Voters will now rank candidates in order of preference. In a close race, second and third choices will help decide the winner, eliminating the need for a runoff election. Supporters say the system is faster, more fair, and it saves money.
"Rank choice voting is something I have believed in for many, many years because it allows us to consolidate the election to November at which there is a dramatic improved turnout and lowered cost," says city councilmember Rebecca Kaplan.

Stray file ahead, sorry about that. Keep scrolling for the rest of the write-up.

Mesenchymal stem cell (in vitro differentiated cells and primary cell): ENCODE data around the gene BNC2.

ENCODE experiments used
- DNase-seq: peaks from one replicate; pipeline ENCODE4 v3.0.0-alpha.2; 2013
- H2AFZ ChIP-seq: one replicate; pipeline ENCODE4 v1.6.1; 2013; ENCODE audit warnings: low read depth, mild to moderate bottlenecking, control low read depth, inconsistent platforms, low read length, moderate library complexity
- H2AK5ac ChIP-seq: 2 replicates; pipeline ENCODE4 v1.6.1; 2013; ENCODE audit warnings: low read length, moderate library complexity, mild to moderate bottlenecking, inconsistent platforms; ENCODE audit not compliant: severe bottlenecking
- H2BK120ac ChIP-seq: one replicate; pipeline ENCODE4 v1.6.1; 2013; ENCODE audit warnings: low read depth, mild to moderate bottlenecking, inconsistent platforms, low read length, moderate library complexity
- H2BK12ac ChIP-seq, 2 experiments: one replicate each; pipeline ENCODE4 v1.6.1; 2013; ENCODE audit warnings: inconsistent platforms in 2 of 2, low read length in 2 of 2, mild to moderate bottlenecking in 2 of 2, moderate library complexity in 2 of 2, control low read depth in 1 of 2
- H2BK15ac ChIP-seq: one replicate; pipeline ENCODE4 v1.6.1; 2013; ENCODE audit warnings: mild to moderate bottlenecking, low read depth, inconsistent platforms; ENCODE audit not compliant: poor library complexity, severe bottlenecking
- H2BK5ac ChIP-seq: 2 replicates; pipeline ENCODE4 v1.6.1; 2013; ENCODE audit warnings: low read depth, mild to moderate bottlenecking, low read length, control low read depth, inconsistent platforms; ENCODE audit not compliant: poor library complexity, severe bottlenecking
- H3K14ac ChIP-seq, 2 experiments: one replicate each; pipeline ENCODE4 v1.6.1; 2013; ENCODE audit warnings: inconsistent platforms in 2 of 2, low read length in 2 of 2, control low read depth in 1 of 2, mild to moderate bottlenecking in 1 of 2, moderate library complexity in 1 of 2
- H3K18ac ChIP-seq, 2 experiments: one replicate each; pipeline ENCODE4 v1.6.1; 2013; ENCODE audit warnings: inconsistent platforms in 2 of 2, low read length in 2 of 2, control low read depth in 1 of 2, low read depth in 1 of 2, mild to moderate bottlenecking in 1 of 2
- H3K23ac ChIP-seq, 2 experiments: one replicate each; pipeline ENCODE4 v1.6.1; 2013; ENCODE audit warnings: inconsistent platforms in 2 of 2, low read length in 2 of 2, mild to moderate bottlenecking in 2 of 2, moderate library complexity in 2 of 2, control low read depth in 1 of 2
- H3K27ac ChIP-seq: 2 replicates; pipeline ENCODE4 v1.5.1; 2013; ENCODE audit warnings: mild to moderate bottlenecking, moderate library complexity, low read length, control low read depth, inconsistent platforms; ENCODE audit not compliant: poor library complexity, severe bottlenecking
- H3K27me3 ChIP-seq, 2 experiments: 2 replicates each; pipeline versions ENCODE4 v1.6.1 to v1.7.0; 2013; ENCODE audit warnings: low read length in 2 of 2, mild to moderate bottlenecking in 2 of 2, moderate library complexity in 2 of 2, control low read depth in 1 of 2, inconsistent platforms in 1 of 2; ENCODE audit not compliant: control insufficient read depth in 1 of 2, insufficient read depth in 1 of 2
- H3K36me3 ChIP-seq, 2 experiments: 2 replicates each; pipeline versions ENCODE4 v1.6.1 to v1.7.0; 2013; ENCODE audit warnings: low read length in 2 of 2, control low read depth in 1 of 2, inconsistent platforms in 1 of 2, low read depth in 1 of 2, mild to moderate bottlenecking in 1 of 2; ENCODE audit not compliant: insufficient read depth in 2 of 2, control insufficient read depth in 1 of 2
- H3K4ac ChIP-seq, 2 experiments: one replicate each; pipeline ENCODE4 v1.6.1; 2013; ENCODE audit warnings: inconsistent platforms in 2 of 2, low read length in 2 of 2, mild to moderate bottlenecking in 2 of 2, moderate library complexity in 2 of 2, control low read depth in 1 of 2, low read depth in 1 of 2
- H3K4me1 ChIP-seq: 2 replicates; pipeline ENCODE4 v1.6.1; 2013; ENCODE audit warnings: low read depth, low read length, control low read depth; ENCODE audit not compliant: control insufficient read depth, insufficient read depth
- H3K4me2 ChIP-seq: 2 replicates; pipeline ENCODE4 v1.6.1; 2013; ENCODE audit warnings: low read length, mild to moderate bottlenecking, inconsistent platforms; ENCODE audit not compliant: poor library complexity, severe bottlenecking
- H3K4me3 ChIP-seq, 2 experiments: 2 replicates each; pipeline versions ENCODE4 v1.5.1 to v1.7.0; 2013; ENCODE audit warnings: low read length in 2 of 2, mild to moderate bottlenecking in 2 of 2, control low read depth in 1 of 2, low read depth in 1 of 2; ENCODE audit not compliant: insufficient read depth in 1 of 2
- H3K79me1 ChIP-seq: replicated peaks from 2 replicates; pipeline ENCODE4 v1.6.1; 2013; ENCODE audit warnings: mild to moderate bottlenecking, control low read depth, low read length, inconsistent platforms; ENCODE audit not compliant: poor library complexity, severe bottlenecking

In 2006, Oakland voters decided to amend the charter to require rank choice voting.
The city budgeted $900,000 for the change, but it's relying on Berkeley and San Leandro to chip in for the rest of the cost.
Both of those cities are still deciding if they will make the switch.